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Promising Efficacy for Preoperative Chemoradiotherapy With Capecitabine/ Irinotecan in Locally Advanced Rectal Cancer

Promising Efficacy for Preoperative Chemoradiotherapy With Capecitabine/ Irinotecan in Locally Advanced Rectal Cancer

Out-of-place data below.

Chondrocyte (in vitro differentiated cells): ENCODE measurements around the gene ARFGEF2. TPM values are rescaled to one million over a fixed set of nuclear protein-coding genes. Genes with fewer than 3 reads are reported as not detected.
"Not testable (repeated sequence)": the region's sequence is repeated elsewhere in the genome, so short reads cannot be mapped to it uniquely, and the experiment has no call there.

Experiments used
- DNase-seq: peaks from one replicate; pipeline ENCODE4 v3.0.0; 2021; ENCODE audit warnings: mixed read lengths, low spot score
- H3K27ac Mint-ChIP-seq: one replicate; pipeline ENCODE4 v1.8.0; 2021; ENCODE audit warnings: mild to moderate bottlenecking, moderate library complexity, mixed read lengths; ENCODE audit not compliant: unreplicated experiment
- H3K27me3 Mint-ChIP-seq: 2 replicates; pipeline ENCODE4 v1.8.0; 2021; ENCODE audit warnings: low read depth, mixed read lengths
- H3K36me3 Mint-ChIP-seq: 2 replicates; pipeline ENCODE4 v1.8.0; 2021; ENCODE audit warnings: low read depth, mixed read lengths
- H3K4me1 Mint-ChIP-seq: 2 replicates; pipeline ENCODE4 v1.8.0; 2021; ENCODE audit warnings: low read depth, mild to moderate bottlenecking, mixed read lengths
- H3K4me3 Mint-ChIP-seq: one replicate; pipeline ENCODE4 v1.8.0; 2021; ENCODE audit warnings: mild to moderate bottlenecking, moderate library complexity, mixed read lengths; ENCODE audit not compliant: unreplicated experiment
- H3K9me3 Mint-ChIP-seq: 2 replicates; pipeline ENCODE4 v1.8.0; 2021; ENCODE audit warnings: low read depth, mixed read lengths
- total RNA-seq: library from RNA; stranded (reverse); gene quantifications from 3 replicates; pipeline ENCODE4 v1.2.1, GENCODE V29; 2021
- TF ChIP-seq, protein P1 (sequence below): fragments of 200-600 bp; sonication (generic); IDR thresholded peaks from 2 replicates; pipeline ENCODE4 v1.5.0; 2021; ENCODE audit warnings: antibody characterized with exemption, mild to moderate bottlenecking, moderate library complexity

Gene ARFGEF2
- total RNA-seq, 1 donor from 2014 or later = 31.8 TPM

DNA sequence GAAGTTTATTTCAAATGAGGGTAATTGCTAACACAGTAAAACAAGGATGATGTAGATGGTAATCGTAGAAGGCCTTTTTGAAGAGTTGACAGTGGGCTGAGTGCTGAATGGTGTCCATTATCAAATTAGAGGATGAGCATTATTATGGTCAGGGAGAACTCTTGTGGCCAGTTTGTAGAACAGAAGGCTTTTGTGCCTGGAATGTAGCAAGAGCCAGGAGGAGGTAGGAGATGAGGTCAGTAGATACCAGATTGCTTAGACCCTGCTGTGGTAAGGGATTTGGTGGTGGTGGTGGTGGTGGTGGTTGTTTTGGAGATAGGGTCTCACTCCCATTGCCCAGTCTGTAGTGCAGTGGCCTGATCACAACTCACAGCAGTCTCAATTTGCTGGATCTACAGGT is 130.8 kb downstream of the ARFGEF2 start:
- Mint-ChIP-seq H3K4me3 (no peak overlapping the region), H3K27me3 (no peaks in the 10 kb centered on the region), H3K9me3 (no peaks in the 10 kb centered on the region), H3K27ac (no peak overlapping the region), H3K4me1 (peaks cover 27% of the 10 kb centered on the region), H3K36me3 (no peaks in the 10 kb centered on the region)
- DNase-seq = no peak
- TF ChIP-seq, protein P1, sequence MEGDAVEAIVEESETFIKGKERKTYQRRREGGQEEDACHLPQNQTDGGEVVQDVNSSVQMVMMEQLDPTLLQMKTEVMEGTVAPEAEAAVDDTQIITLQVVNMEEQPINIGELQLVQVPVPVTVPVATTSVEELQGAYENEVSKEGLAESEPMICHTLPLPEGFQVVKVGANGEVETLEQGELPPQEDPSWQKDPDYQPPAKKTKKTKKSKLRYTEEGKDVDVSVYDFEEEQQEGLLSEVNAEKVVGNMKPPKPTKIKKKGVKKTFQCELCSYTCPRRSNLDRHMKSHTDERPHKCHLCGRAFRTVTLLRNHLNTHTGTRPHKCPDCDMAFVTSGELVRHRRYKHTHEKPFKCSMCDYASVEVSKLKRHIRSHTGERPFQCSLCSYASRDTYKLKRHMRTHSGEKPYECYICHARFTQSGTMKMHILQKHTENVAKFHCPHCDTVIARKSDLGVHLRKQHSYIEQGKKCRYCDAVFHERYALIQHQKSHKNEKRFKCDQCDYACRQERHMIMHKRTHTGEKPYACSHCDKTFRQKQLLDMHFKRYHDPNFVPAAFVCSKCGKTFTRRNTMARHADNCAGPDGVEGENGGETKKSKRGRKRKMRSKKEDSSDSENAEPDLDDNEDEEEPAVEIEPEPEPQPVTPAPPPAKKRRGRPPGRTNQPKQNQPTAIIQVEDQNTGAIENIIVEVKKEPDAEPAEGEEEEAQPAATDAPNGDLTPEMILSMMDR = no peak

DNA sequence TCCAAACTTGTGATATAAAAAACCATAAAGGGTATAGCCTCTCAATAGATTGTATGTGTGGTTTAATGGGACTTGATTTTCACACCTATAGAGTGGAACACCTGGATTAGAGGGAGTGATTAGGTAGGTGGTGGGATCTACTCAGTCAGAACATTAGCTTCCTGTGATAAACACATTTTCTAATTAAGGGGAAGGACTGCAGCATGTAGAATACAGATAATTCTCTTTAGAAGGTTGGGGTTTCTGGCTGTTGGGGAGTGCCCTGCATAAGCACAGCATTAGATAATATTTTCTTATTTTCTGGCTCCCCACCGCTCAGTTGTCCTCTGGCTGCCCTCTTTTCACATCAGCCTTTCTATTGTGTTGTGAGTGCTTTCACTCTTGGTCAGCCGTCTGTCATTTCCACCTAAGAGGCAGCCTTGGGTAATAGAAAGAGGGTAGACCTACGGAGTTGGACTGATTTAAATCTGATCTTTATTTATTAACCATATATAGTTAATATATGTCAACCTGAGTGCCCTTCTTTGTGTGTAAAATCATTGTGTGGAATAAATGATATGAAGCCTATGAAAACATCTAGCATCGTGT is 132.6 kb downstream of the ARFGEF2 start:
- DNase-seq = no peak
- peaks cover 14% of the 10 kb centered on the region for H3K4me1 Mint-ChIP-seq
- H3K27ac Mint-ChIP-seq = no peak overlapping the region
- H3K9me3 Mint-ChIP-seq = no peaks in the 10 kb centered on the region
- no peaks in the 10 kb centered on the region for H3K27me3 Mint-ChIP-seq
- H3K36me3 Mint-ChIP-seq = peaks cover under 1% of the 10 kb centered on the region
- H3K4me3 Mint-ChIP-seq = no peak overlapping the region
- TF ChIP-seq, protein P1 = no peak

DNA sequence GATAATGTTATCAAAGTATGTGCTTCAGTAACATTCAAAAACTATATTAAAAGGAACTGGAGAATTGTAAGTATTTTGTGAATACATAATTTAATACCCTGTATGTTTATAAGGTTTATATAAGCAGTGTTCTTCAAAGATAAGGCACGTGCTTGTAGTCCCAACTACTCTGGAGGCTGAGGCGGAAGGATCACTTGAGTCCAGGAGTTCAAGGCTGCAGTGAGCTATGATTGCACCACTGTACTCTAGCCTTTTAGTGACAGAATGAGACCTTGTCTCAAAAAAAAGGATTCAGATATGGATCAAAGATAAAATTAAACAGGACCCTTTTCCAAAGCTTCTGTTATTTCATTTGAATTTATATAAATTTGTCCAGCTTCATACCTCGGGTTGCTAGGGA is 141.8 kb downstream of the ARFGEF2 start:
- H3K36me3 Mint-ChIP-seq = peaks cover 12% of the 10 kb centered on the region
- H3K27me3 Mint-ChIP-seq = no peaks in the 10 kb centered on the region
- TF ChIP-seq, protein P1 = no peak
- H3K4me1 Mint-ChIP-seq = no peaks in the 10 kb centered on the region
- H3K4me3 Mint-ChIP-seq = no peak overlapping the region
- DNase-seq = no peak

MANNHEIM, GERMANY- Complete or nearly complete responses occurred in 41% of patients in a phase II trial of capecitabine (Xeloda) and irinotecan (Camptosar) for neoadjuvant treatment of patients with locally advanced rectal cancer (abstract 3589). "The efficacy is promising," the investigators concluded, and the regimen "is feasible and more convenient than infusional 5-FU-based chemoradiation." A total of 36 patients were recruited to receive weekly neoadjuvant irinotecan (50 mg/m2) 1 hour before radiotherapy and capecitabine (1,000 mg/m2 on days 1 to 38) with a concurrent radiotherapy dose of 50.4 Gy (45 + 5.4 Gy). Dose reductions and/or postponement of chemotherapy were required in 13 patients. Surgery was scheduled 4 to 6 weeks after completion of chemoradiotherapy. Trial participants had clinical stage T3/4 Nx or N+ rectal cancer. The median age was 62 years, and the male:female ratio was 27:9. The Eastern Cooperative Oncology Group (ECOG) performance status was 0 in 15 patients, 1 in 18 patients, and 2 in 3 patients. The median distance of the tumor from the anal verge was 5 cm. Three patients had local recurrences. Anemia Tops Toxicity List According to updated data reported by Frank Willeke, MD, of the Mannheim University Clinic in Germany, 34 patients had resection of the primary tumor and 41% had complete or nearly complete tumor remission. One patient refused surgery, and one patient was diagnosed with metastases before surgery could be performed. The most common toxicities were anemia, diarrhea, and leukopenia. The only grade 4 toxicities reported were two cases of leukopenia (see Table 1 on previous page). Postoperative complications included bowel atonia and bladder dysfunction. Five patients needed surgical revision, and three patients had fistulas. One patient died postoperatively due to septic complications concerning a perirectal abscess.

 
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